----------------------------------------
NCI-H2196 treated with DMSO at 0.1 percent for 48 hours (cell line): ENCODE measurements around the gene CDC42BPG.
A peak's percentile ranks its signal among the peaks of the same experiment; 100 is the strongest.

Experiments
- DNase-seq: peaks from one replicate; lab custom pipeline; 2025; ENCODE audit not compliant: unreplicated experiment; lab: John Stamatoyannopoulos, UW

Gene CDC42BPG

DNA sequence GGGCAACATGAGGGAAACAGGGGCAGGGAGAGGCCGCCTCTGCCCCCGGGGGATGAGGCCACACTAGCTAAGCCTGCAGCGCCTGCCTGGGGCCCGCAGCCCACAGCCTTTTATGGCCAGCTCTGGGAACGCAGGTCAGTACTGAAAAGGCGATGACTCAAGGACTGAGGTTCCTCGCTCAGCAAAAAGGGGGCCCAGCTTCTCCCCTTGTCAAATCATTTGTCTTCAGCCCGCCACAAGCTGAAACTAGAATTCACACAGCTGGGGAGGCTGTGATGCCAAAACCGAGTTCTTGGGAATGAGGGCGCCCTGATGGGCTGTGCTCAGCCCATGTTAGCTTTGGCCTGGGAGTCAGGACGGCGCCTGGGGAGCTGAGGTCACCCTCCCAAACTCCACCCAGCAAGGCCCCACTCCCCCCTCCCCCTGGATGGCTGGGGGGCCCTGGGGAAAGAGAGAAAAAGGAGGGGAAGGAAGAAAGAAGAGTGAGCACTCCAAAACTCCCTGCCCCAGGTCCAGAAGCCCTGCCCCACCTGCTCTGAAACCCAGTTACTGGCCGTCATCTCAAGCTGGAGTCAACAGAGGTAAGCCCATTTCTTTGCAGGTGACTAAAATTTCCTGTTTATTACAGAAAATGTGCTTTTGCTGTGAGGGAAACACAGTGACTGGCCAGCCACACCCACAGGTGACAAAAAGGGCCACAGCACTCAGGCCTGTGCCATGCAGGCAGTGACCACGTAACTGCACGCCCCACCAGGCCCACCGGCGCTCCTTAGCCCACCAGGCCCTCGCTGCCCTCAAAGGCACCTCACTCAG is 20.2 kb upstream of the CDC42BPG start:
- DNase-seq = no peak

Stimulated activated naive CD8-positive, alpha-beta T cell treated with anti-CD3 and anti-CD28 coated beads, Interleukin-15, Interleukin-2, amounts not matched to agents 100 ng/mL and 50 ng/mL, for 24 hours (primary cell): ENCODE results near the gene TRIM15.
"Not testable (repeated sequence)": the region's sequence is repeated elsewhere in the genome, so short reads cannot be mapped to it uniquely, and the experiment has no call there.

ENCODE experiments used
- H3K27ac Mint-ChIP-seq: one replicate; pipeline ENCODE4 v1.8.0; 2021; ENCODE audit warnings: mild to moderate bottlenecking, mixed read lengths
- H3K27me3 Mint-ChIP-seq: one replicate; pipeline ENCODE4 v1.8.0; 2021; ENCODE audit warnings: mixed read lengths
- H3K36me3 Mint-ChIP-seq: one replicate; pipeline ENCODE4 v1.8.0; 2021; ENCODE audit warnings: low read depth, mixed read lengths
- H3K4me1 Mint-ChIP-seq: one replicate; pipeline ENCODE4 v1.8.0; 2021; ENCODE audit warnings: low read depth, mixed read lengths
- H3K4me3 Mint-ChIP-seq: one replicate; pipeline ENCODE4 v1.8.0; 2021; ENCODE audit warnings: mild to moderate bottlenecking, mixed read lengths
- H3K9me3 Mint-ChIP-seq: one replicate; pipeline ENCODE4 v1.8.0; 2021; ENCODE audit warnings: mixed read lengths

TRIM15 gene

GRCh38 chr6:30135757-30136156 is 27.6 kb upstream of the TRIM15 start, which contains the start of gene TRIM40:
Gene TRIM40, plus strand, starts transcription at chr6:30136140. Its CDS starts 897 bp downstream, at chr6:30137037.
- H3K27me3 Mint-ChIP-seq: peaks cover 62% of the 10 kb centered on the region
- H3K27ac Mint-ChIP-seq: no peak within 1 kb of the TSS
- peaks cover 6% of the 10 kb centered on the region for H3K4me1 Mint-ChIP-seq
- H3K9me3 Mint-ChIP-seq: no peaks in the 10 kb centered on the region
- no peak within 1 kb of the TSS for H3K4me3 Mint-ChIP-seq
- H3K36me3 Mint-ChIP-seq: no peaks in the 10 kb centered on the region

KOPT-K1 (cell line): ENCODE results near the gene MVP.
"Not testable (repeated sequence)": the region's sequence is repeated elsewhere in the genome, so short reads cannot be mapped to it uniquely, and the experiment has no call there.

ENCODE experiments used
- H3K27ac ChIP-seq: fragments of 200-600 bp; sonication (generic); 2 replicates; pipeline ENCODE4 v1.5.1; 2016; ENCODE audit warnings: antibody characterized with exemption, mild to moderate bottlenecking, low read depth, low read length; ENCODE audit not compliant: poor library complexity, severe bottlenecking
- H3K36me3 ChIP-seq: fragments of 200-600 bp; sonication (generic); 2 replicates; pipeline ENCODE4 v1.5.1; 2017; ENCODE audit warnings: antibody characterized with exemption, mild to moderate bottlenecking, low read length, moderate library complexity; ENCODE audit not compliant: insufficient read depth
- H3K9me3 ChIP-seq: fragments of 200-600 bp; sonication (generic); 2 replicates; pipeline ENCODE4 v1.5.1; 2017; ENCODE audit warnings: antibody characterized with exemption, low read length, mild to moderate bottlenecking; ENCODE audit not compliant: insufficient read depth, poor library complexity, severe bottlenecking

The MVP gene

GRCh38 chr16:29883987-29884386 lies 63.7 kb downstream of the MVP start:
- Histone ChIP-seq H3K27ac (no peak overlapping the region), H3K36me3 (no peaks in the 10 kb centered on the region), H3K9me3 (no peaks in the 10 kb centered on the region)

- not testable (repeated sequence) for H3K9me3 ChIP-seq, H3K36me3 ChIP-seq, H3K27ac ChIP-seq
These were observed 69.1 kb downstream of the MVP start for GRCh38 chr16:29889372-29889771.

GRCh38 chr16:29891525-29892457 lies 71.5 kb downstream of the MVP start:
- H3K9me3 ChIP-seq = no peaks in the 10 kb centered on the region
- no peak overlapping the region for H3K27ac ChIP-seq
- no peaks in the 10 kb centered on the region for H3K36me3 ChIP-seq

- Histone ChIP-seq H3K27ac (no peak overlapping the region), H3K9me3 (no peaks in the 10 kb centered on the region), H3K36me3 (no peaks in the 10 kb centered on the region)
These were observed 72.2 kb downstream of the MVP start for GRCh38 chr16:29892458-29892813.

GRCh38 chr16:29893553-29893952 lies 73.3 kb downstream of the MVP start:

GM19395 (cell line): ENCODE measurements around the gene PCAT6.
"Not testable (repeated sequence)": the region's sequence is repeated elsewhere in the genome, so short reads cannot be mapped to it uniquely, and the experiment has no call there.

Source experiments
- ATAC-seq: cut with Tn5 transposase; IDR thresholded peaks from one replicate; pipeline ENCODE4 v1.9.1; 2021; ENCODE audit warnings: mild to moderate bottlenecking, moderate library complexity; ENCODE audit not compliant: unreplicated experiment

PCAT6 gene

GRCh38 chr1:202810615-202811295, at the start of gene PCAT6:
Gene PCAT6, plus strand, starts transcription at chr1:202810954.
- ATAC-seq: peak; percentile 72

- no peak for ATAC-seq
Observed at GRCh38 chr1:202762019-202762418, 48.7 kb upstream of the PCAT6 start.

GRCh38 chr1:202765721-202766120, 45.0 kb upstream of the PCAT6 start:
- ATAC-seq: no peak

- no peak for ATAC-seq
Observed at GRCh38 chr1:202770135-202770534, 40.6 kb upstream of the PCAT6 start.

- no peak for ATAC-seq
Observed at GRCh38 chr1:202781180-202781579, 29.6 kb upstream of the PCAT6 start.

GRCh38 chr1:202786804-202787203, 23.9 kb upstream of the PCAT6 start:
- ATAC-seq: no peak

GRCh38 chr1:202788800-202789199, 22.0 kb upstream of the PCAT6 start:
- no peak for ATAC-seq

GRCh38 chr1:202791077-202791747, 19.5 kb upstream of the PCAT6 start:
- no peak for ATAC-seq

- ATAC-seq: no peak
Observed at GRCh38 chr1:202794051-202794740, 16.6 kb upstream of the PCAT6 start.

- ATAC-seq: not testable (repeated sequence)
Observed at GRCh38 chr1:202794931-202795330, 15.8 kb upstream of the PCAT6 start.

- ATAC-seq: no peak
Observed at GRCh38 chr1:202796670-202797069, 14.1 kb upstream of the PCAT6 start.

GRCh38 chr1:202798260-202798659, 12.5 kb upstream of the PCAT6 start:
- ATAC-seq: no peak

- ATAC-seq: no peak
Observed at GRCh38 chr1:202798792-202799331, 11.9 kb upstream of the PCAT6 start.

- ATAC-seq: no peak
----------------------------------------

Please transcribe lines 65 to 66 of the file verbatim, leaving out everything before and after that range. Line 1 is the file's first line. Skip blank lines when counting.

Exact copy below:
- no peak for ATAC-seq

- ATAC-seq: no peak